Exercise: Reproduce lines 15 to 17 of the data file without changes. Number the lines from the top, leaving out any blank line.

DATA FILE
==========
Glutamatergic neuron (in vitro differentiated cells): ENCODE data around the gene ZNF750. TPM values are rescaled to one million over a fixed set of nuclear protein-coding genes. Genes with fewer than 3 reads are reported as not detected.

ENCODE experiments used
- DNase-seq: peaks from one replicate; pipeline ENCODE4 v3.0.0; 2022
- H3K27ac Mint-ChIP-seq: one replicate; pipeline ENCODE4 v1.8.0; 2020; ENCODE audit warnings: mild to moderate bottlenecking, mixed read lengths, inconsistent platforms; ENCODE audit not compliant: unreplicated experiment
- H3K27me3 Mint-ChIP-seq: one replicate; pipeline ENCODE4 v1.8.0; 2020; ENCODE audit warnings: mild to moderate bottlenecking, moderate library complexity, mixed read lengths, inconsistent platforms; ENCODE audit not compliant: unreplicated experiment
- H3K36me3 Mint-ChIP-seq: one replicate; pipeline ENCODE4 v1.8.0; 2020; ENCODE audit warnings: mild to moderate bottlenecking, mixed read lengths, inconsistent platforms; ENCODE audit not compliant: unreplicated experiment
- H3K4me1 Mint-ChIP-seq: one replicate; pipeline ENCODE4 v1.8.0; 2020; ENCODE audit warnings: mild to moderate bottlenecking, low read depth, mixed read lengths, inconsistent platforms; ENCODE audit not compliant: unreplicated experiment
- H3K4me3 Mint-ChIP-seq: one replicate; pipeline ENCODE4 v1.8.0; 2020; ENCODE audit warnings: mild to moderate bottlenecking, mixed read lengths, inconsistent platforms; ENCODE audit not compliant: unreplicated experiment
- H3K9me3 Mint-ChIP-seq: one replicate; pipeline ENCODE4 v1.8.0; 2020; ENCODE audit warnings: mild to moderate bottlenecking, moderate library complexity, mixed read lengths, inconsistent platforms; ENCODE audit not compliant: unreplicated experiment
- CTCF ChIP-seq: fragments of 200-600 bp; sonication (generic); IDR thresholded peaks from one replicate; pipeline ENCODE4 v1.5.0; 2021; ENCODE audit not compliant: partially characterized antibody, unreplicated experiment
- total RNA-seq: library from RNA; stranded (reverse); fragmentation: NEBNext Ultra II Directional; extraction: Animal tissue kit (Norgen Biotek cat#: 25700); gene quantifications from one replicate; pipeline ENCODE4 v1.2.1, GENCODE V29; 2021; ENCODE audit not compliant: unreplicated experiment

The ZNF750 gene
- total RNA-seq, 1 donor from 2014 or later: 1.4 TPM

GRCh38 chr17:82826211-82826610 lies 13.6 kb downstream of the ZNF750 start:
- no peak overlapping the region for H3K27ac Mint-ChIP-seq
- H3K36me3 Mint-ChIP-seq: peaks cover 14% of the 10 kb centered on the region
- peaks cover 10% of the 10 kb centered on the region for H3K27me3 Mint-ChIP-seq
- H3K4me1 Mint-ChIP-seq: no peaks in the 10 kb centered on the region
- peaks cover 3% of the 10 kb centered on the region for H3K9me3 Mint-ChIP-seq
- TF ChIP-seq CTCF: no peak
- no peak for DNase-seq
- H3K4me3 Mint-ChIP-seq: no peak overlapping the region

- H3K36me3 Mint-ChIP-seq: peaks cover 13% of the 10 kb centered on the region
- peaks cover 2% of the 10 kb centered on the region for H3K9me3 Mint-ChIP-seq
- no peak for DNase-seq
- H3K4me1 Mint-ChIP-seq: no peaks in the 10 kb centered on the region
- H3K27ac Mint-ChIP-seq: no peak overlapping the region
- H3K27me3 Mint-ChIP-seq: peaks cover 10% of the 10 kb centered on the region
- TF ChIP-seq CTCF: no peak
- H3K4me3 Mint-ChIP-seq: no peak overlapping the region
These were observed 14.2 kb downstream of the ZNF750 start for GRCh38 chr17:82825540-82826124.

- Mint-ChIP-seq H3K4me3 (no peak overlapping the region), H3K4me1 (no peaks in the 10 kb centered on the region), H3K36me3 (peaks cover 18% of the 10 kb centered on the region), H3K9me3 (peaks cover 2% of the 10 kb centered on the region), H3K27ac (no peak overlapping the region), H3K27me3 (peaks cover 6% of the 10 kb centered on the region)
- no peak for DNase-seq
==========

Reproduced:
- no peak overlapping the region for H3K27ac Mint-ChIP-seq
- H3K36me3 Mint-ChIP-seq: peaks cover 14% of the 10 kb centered on the region
- peaks cover 10% of the 10 kb centered on the region for H3K27me3 Mint-ChIP-seq